As so much of the population increase is likely to come from an increase in births, a decrease is urgent. Incentives need to be provided such as free contraception, especially to those under 20 years of age. The provision of family benefits regardless of whether you have two or 10 children should be looked at.

Here’s another one from June 2013:

Short of putting contraceptives in the water supply we are unlikely to do much about our rate of natural increase – so realistically any policy needs to focus on migration patterns, particularly within New Zealand – the so-called “northward drift”.

Realistically we cannot talk about Auckland in isolation from the rest of New Zealand. We have no national population strategy – though some useful work has been done in the past. Neither do we have a regional development strategy, an essential mechanism for achieving a more equitable sharing of economic and population growth.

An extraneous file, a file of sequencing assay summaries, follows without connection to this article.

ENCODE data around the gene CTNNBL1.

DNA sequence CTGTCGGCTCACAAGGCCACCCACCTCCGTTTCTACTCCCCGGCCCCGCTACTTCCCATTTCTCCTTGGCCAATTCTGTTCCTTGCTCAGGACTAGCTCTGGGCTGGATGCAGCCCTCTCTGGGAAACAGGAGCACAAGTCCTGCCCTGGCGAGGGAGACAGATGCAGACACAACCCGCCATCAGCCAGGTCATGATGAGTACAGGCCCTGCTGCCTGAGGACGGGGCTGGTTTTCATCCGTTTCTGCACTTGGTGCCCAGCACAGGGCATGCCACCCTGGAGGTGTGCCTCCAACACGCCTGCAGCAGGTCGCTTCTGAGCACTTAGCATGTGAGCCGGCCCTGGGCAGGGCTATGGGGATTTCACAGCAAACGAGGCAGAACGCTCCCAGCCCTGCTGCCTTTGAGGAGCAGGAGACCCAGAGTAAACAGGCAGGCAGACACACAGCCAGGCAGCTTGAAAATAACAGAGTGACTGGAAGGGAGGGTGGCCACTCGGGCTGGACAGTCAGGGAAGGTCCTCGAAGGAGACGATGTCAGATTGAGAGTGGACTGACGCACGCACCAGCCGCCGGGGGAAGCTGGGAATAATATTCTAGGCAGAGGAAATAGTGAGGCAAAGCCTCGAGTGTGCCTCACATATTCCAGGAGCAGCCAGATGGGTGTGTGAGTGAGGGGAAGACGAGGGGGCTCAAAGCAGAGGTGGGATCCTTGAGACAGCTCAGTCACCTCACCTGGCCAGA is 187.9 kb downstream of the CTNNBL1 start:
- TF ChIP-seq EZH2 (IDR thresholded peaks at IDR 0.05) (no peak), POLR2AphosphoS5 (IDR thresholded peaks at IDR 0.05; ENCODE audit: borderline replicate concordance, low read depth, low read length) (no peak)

This is a seductive idea, but it won’t work. Developing policy to redistribute growth is bloody hard without spending massive amounts of money and tightly controlling economic activity. If we seriously tried to subsidise or regulate growth away from Auckland, we’d probably just end up misallocating resources and reduce our wellbeing. As urban economist Edward Glaeser is fond of pointing out, good policy should aim to help poor people rather than poor places.

Fortunately, we don’t have to speculate about the consequences of regional growth policies, as we have a real-world historical example to draw upon. From the 1930s to the 1980s, NZ tried a massive policy experiment – it invested heavily in regional development and used regulatory controls to spread investment and employment around the country.

Looking back on it, the reach of these regulations and investments is extraordinary. So, for example, you had: